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Vascular Malformations

Capillary Malformations (Port-Wine Stains)

One can think of these as a vascular malformation of the tiniest blood vessels in the body occurring in the most superficial layer of viable skin, called the dermis layer. They are a deep red to purple in color and can occur anywhere on the body. Like all other vascular malformations, these are present at birth and tend to grow throughout the lifetime of the patient with thickening of the affected portion of the skin and darkening of the primary color. These changes are partially attributable to the chronic local inflammatory changes that take place as a result of the malformation.

Capillary malformations can either be isolated or associated with other, more extensive syndromes, particularly when a specific pattern of distribution is noted. Syndromes associated with capillary malformations include Klippel-Trenaunay Syndrome, Parkes-Weber Syndrome, and Sturge-Weber Syndrome. In these cases, a dedicated search to identify vascular malformations in other organs is necessary so as to prevent potentially devastating complications of untreated lesions.

The first-line of treatment for problematic capillary malformations is laser therapy via a pulsed dye laser. Multiple treatments are often needed. Results vary depending on location of the malformation with the general rule of thumb being that central lesions (face, head, neck) fare better than more peripheral lesions (hands and feet). Early treatment is encouraged to optimize results prior to more extensive chronic local inflammatory changes take place. These are relatively well-tolerated with minimal complications the most common of which is scarring from multiple treatments. As with all other vascular malformations, there is no cure for capillary malformations and recurrence is not an uncommon event. Treatment does not eliminate the lesion completely. In other words, laser therapy will not eliminate the associated discoloration but significant improvement is frequently achieved. Regular follow-up at designated intervals is required for optimal maintenance of therapy.

Slow-Flow Venous Malformations

Veins are blood vessels that carry blood from organs back into the heart and lungs for re-oxygenation. Under normal circumstances, the venous circulation is a low pressure system. Malformations affecting the venous circulation are, by far, the most common comprising nearly 75% of all vascular malformations. Venous malformations can either be isolated or part of a syndrome, most commonly Klippel-Trenaunay Syndrome. The cause is unknown although certain genetic mutations have been identified in patients with these malformations. Venous malformations can either be an isolated event in an individual sporadically or inherited from parents in a familial form. They are present at birth but do not become apparent until later in life when an external or internal stimulus such as activity, injury, puberty, pregnancy, surgery, etc. triggers symptomatic exacerbation of the malformation. They can happen anywhere in the body at any depth. Symptoms range from minor aches and pains to recurrent, life-threatening hemorrhage, clotting disorders, and organ damage, mostly within bones, joints, and skeletal muscles.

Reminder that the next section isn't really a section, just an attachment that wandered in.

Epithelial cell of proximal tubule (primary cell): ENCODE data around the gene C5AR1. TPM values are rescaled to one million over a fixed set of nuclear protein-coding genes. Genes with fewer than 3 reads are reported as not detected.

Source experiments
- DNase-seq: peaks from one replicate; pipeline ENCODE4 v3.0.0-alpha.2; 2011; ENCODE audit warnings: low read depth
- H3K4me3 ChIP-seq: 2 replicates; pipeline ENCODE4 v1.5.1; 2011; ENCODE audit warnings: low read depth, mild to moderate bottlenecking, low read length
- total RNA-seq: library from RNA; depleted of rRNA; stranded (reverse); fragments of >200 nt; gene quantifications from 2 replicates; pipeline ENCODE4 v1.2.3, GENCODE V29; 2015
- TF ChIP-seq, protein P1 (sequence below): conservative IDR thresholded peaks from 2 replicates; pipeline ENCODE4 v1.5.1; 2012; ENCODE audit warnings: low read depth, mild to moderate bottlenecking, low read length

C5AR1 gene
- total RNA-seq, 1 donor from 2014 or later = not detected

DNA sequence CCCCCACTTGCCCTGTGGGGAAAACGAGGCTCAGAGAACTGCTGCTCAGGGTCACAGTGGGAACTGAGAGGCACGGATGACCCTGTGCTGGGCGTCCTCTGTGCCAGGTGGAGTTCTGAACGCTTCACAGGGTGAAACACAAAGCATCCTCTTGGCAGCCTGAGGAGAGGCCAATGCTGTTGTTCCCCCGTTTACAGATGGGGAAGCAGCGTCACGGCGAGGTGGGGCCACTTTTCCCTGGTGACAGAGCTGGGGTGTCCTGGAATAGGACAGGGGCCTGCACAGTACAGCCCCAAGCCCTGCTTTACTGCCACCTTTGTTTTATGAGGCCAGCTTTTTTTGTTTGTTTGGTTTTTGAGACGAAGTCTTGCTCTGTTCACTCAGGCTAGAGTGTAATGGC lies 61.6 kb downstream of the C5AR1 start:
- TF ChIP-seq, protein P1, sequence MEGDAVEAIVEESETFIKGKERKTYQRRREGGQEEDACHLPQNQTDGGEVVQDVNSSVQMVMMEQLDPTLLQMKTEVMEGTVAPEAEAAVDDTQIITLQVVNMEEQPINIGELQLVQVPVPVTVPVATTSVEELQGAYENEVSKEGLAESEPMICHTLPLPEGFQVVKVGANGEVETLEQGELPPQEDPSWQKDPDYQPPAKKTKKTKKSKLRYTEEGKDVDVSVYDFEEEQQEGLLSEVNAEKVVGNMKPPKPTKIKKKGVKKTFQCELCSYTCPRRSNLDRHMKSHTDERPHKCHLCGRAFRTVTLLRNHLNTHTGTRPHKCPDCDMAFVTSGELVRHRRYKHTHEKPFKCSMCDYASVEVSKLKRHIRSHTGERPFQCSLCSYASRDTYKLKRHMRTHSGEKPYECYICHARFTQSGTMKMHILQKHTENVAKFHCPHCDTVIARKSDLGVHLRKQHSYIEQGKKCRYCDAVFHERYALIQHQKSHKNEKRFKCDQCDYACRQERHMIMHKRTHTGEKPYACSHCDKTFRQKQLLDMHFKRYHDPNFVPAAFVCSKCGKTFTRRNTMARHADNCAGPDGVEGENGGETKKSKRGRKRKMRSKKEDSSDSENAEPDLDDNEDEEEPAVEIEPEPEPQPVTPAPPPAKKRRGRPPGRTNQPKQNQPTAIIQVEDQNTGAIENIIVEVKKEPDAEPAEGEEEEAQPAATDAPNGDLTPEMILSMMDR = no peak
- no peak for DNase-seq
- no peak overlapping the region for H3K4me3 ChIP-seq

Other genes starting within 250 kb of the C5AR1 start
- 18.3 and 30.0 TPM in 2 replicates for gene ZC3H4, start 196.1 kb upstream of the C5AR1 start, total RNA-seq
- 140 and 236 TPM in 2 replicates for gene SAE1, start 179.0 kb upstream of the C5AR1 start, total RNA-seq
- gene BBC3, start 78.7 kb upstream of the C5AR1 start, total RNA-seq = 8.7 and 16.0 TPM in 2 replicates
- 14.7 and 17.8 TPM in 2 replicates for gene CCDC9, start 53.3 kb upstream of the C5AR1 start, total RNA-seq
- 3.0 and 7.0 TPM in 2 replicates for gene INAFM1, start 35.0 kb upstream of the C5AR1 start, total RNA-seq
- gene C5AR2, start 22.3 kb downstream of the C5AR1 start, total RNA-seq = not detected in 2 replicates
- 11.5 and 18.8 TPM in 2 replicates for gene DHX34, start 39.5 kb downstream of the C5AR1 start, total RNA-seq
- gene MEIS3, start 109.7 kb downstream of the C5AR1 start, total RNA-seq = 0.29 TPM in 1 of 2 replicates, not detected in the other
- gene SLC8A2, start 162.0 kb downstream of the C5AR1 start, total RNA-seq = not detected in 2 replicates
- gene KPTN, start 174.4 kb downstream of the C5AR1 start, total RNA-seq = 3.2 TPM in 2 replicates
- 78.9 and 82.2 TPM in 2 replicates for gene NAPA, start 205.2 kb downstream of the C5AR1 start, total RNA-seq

These lesions are readily identified on properly conducted MRI studies. Treatment primarily consists of Direct Stick Embolization or injection of a detergent-type compound directly into the venous malformation after delineation under ultrasound or x-ray. This treatment is generally well-tolerated if performed judiciously with focal treatments performed in multiple sessions dispersed over several sessions with appropriate length intervals in between sessions. Aggressive treatment of large areas can cause local skin and nerve damage, and heart and lung related problems.

Surgery is not an ideal first-line therapy for these lesions given the risk for bleeding and disfiguring results following resection of involved tissue planes. Surgery can, however, be very effective when performed in conjunction with sclerotherapy. This concept emphasizes the importance of close collaboration among treating physicians from various specialties. Moreover, the VAMP team features surgeons such as Dr. Nassiri and Dr. Gupta who have extensive training and expertise in both open surgery as well as minimally invasive, endovascular and interventional techniques. As a result, the most appropriate and effective treatment or combination of treatments is offered to the patient without limitation.

As with all other vascular malformations, treatment is geared towards controlling and minimizing symptoms. There is no absolute cure for these lesions. Multiple treatments are often necessary and recurrence is not uncommon. In general, focal, superficial lesions are more effectively treated than widespread, deep lesions.

Slow-Flow Lymphatic Malformations